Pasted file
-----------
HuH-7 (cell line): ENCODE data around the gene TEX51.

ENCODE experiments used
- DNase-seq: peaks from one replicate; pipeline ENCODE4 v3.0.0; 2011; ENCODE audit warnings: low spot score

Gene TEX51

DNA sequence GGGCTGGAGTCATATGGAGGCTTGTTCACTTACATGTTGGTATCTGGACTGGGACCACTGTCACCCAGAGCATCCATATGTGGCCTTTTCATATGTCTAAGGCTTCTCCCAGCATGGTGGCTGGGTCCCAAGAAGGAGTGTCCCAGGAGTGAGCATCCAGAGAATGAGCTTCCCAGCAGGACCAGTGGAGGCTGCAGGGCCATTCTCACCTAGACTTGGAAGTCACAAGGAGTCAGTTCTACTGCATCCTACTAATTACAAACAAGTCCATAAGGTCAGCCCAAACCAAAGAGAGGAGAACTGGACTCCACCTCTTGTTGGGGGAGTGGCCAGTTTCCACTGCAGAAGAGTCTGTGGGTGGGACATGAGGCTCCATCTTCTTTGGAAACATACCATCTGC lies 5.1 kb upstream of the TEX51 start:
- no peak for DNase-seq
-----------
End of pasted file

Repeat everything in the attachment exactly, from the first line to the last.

HuH-7 (cell line): ENCODE data around the gene TEX51.

ENCODE experiments used
- DNase-seq: peaks from one replicate; pipeline ENCODE4 v3.0.0; 2011; ENCODE audit warnings: low spot score

Gene TEX51

DNA sequence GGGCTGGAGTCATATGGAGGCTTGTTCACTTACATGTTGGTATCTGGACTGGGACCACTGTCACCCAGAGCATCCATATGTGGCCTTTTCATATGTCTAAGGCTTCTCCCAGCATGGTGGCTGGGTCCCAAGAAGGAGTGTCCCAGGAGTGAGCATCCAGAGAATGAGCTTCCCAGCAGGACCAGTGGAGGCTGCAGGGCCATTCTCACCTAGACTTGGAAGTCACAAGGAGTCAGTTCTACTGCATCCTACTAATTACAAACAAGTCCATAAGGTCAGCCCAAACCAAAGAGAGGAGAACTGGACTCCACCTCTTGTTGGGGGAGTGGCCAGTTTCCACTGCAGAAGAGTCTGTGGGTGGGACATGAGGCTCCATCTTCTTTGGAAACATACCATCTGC lies 5.1 kb upstream of the TEX51 start:
- no peak for DNase-seq